Rent­ing Out Your Home? 5 Things You Need To Know


For some long-term va­ca­tion­ers, some­times the best idea is to rent out their homes.

That’s what au­thor/jour­nal­ist Deb­o­rah Ja­cobs did with her Brook­lyn home when she wanted to take a dream trip to France and Spain with her hus­band. In her su­perb new book, Four Sea­sons in a Day: Travel,

Tran­si­tions and Let­ting Go of the Place We Call Home, she de­tails what you need to know when con­sid­er­ing this process.

What does rent­ing your home en­able you to do? For one, it will help fi­nance your va­ca­tion, es­pe­cially if you plan to be away for a month or so. Pro­vided the peo­ple you rent to are re­spon­si­ble—and you price your home fairly—that’s one fi­nan­cial worry off your ta­ble.

Tak­ing that longer va­ca­tion also takes the pres­sure off of try­ing to see every­thing you can in a short pe­riod of time. You’ll have some breath­ing room to ex­plore.

In Ja­cobs’s book, she was able to soak up the cul­ture of France and Spain, en­gag­ing in things like a Loire Val­ley grape har­vest; an “ex­u­ber­ant chili pep­per fes­ti­val” in Spain’s Basque Coun­try and the pin­txo bar crawl in San Se­bas­tian, where she de­vel­oped “an affin­ity for sheep’s milk cheese and cul­ti­vated new friend­ships.”

There’s a lot you need to know be­fore you rent out your home, though. Find­ing the right ten­ants is key, along with con­tracts that will pro­tect you from bad ones. Here’s what Ja­cobs sug­gests:

1. How To List Your Home. “We listed our house on three plat­forms, the most im­por­tant of which were HomeAway (VRBO) and Airbnb. Over the past sev­eral years, I have spent at least 40 hours pe­rus­ing com­pa­ra­ble prop­er­ties on these sites, tak­ing pho­to­graphs of my own house in var­i­ous sea­sons, writ­ing pro­mo­tional copy and up­dat­ing our list­ing to cut down on in­ap­pro­pri­ate in­quiries.”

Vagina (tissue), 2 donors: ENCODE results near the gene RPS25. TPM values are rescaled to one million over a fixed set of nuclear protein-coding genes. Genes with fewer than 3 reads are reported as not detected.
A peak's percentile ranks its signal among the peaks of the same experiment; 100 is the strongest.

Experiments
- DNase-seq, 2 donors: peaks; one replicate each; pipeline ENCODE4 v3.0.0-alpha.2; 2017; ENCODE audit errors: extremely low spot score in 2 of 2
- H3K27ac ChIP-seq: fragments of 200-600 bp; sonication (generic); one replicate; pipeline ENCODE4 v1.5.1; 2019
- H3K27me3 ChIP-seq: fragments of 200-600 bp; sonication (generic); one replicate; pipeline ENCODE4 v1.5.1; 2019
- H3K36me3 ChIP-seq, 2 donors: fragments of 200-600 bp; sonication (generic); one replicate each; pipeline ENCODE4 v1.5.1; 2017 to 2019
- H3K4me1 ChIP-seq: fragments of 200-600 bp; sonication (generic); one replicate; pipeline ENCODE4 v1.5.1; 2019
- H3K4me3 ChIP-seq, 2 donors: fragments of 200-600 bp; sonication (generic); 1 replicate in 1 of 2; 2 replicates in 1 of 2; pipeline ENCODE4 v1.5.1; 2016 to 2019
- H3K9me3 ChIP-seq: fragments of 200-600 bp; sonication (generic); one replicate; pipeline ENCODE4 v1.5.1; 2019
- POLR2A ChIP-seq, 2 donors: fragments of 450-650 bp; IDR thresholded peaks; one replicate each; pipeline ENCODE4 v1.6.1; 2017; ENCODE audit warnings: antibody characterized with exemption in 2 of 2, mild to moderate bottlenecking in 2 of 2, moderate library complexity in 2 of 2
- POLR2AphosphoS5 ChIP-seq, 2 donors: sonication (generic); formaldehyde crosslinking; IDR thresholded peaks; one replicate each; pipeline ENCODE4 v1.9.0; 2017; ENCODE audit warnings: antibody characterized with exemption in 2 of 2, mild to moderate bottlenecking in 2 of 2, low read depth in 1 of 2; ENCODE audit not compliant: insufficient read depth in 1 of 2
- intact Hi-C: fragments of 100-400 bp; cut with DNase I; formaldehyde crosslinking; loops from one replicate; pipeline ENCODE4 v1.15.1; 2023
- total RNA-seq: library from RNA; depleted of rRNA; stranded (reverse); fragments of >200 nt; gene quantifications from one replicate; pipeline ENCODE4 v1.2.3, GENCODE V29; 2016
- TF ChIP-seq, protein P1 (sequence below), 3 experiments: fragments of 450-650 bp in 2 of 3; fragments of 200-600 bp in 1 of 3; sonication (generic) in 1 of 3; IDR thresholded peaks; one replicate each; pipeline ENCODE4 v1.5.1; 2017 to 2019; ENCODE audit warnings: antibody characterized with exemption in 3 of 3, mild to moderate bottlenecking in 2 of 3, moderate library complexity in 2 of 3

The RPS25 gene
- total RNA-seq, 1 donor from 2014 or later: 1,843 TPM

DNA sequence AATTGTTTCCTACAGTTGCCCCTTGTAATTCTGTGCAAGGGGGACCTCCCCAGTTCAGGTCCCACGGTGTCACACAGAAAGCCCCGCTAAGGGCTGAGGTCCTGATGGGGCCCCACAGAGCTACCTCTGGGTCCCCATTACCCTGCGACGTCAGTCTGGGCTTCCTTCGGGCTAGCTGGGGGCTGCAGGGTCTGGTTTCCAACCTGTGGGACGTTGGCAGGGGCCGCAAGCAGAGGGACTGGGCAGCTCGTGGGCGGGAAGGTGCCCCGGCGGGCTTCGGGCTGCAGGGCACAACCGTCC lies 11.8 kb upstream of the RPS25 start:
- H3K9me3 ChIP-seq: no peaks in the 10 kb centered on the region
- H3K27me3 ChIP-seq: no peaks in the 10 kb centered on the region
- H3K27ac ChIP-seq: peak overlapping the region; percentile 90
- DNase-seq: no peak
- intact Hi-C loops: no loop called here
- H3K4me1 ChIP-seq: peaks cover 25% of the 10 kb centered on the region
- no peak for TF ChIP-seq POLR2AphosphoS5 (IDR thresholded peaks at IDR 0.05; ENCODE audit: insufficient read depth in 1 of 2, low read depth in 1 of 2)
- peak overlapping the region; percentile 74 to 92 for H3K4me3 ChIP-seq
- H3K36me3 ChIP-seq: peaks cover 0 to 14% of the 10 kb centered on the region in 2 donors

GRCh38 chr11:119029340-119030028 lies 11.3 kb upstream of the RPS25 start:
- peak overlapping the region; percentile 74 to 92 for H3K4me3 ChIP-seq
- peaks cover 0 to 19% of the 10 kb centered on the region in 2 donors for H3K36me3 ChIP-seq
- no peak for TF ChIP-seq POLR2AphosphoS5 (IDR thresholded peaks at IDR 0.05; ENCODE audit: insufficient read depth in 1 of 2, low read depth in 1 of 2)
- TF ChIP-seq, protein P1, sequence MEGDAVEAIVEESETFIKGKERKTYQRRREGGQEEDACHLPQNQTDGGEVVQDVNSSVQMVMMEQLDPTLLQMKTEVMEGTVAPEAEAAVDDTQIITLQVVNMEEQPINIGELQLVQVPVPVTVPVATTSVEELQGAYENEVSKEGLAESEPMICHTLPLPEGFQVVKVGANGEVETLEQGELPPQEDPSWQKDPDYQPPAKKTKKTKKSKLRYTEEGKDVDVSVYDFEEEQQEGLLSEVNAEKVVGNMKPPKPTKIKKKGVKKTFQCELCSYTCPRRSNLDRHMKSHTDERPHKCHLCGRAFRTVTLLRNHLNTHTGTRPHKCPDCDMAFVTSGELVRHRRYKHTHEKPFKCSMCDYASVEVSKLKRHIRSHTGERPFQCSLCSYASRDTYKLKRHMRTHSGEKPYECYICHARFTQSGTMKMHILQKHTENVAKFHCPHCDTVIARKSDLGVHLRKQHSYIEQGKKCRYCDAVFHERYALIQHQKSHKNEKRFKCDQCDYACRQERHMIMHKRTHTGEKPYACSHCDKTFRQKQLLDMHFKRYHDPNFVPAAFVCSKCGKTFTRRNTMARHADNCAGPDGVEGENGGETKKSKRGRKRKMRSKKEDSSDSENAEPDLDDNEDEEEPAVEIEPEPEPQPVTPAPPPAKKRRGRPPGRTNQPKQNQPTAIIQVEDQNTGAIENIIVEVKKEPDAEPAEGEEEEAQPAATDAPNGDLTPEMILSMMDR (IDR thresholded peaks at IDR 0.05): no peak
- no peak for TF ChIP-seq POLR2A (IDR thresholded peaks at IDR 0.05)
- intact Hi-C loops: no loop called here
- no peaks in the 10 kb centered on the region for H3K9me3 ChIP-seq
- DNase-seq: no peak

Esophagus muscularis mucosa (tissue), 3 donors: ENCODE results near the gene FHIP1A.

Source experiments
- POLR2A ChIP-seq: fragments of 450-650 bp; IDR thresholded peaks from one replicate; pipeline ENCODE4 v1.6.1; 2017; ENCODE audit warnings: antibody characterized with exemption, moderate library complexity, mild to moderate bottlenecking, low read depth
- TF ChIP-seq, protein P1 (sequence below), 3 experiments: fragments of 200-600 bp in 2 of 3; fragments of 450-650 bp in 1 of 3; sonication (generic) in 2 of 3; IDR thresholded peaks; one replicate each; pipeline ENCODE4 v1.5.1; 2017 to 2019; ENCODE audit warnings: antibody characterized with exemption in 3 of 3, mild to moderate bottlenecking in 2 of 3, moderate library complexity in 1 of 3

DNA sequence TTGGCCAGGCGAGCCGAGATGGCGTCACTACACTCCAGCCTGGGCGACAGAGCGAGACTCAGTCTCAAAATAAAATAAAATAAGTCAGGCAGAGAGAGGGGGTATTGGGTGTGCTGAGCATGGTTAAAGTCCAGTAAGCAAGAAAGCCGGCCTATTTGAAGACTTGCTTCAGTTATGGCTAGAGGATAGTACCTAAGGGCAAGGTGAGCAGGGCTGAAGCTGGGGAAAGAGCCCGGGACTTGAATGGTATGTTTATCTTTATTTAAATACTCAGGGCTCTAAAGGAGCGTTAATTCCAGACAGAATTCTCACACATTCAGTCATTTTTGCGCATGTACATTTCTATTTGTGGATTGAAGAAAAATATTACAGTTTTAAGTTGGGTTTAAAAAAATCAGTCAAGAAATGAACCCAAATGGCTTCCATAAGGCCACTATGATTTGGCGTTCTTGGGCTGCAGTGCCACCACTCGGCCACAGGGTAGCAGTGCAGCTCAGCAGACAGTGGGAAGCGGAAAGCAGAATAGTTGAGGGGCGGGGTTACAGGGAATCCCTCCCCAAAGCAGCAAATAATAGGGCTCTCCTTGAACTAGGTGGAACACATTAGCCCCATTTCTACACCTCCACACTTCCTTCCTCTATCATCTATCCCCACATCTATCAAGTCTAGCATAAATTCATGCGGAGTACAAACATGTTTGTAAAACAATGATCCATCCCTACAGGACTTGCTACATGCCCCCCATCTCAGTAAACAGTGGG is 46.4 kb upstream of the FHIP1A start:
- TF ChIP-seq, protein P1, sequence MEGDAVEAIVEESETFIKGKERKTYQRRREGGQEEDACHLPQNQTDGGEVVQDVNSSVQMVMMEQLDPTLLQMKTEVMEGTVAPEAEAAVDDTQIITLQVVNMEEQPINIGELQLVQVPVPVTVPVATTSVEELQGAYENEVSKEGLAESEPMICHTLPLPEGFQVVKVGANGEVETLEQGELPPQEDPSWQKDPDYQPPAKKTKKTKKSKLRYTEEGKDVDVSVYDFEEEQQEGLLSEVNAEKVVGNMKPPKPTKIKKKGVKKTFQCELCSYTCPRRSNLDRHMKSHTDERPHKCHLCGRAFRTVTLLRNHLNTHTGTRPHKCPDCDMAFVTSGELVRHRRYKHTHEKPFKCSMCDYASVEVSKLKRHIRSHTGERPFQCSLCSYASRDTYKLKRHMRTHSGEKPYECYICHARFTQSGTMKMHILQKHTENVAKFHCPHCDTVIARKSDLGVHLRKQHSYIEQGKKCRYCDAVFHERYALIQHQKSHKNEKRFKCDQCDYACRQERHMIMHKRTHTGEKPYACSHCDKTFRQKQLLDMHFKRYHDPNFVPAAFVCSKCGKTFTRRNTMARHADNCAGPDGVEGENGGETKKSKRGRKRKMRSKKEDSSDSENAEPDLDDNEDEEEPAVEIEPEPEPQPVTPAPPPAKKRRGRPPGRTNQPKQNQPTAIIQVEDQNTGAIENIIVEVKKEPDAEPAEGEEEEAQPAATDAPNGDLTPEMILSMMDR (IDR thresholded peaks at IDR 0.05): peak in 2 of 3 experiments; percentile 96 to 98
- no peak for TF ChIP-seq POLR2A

2. Write A Strong List­ing. “For the de­scrip­tion, I be­lieve in full dis­clo­sure. I play up what makes our house ap­peal­ing, and to some ex­tent our list­ing is a work in progress. For ex­am­ple, one evening, when our din­ing room ta­ble was set for com­pany, I took a pic­ture of it and added it to our ex­ist­ing list­ing on shar­ing econ­omy sites.”

3. Price It Right. “With pric­ing, I look at what own­ers in other de­sir­able New York neigh­bor­hoods are charg­ing and ad­just ac­cord­ingly. For ex­am­ple, we can charge as much as peo­ple get for a small two-bed­room apart­ment close to tourist at­trac­tions in Man­hat­tan. With our house, renters get a lot more space for the money and prox­im­ity to Prospect Park (which at­tracts fam­i­lies).”

4. Em­pha­size Ameni­ties. “These are all ad­van­tages for renters: De­sir­abil­ity of lo­ca­tion and prox­im­ity to public tran­sit (if ap­pli­ca­ble); Flex­i­ble sleep­ing ac­com­mo­da­tions for more than four peo­ple; Washer/dryer on the premises; Air con­di­tion­ing and free park­ing.”

5. Full Dis­clo­sure Is Im­por­tant. “Though I work hard to show the house to best ad­van­tage, I don’t try to hide any­thing. For ex­am­ple, our house does not have a bath­room on the first floor, and I say so in the list­ing. It also has a lot of stairs, and I want peo­ple with young chil­dren to un­der­stand that.”

Of course, you’re bound to re­ceive some in­quiries that won’t re­sult in suit­able ar­range­ments. That means you should re­view sev­eral of­fers and be able to say no if they don’t pass the smell test.

Ja­cobs had to turn down “movie pro­duc­ers who wanted to use it not only is lodg­ing while they were on lo­ca­tion, but also as a place where a staff could work dur­ing the day while they were shoot­ing in New York. I also make it clear that we don’t rent for less than a month, though we still get in­quiries from short timers who seem to think that’s ne­go­tiable.”

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